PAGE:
Fostering ‘crisis’ as two-thirds of carers reach retirement


The national shortage of foster carers is set to worsen dramatically as two-thirds of the workforce approach retirement age, a leading charity has warned.

A report by Fostering Network finds that a huge number of foster carers are aged 50 and over. Just 6% are in their 30s and “virtually none” are in their 20s, indicating that greater effort is needed to find younger recruits. The average age of foster carers has risen from 46 to 53 among women and from 47 to 54 among men since 2000.

Recruitment review

The charity is urging fostering services to review their recruitment strategies and to assess the impact of forthcoming retirements. It is also calling on the government to introduce regulation and funding to ensure foster carers are given adequate financial support.

There is currently a shortage of 100,000 foster families in the UK, and the charity warned that a further rise could leave the system struggling to cope.

‘Untapped pool’

Robert Tapsfield (right), chief executive of Fostering Network, said the findings were “extremely worrying” and called on fostering services to step up recruitment.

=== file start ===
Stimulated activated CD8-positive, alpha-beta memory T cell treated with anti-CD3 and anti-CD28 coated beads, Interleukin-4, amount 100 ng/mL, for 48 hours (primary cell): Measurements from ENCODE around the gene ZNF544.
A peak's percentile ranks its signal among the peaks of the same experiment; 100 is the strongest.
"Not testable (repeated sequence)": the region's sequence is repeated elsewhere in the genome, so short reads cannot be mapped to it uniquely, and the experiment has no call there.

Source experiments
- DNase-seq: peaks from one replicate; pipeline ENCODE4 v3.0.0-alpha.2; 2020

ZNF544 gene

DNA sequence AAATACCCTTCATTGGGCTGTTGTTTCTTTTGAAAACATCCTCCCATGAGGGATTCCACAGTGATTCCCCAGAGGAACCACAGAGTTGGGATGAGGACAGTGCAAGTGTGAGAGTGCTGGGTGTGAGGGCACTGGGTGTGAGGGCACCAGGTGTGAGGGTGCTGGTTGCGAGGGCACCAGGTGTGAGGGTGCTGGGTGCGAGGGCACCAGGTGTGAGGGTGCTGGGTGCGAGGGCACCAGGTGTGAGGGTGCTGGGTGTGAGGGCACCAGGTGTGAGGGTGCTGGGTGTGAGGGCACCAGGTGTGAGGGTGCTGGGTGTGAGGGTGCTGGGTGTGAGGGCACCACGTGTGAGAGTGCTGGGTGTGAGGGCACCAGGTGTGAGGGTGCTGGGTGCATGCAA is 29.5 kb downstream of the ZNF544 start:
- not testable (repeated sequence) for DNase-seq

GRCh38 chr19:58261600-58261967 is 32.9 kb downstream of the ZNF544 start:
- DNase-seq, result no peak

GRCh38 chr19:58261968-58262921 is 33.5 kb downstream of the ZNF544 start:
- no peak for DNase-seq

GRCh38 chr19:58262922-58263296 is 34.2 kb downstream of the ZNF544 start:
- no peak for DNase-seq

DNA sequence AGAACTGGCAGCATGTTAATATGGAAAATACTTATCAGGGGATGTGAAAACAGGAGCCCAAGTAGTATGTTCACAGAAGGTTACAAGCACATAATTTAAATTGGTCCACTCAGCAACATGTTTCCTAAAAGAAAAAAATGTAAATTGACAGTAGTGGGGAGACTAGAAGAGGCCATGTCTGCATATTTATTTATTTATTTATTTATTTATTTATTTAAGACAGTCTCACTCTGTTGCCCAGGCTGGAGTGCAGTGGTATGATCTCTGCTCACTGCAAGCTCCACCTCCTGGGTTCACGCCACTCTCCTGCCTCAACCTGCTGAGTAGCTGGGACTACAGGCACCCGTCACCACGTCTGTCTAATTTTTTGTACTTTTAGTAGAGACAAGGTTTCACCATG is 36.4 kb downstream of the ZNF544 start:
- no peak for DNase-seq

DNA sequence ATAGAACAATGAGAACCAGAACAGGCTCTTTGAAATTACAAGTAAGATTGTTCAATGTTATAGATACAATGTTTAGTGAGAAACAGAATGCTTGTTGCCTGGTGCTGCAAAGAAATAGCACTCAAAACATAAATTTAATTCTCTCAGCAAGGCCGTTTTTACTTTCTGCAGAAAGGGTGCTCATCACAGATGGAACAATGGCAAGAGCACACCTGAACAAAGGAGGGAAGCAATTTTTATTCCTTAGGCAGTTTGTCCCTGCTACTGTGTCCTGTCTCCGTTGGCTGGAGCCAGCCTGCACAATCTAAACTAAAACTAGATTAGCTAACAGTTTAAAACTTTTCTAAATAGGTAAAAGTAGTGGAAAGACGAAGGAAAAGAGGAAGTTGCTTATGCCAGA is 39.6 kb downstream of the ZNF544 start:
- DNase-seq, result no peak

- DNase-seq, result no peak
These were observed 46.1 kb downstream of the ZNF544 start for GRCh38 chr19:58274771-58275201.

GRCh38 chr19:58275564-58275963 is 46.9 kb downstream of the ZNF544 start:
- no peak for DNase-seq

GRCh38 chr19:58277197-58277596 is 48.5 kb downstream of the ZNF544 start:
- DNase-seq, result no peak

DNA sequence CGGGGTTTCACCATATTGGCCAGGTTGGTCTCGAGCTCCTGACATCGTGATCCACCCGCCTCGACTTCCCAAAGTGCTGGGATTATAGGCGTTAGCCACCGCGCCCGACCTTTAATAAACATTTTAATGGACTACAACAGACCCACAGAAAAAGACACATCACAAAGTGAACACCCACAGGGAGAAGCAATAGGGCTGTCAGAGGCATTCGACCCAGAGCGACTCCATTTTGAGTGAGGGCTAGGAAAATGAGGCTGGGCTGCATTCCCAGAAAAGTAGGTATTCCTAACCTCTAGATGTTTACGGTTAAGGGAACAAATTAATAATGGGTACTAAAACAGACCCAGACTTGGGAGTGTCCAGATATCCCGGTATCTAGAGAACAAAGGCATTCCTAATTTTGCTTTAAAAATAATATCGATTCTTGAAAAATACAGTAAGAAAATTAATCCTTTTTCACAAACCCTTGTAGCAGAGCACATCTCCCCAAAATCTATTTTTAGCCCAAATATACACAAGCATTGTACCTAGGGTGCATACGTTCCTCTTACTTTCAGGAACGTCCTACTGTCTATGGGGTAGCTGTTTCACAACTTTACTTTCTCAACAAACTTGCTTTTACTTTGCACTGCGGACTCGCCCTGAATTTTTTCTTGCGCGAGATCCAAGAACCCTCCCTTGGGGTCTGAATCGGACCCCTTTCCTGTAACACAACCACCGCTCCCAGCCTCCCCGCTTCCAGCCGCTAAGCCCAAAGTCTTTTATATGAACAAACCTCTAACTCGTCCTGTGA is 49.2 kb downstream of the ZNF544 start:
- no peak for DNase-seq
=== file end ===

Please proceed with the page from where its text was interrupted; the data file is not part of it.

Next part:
“For the sake of the tens of thousands of children who need the support and care of a foster family each year, it’s crucial that more people come forward. In order to avert the impending crisis, it’s important that we attract people of all ages. Older people can bring experience and skills from previous jobs, but it’s essential we also appeal to the untapped pool of those in their 20s, 30s and 40s, who are particularly well placed to offer long-term care to younger children,” he added.

Foster Care Fortnight

The report, The Age of Foster Care, is being published to highlight Foster Care Fortnight, the charity’s annual awareness campaign.

Marking the start of the fortnight, children’s charity Barnardo’s called on the government to speed up the adoption process.

Martin Narey, Barnardo’s chief executive said:“We are struggling with the legal system, bureaucracy, and attitude. There is an urgent need for courts and social workers to arrive more speedily at the decision to adopt a child and then to ensure that adoption follows swiftly. And while, in the aftermath of Baby P, applications for care have increased we need to watch for a return to a climate which vilifies social workers when they remove a child.”

Channel 4 is also marking Foster Care Fortnight with a series of programmes on children in the care system awaiting adoption, beginning tonight.

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More information

The Age of Foster Care

Foster Care Fortnight

Channel 4: Britain’s forgotten children season

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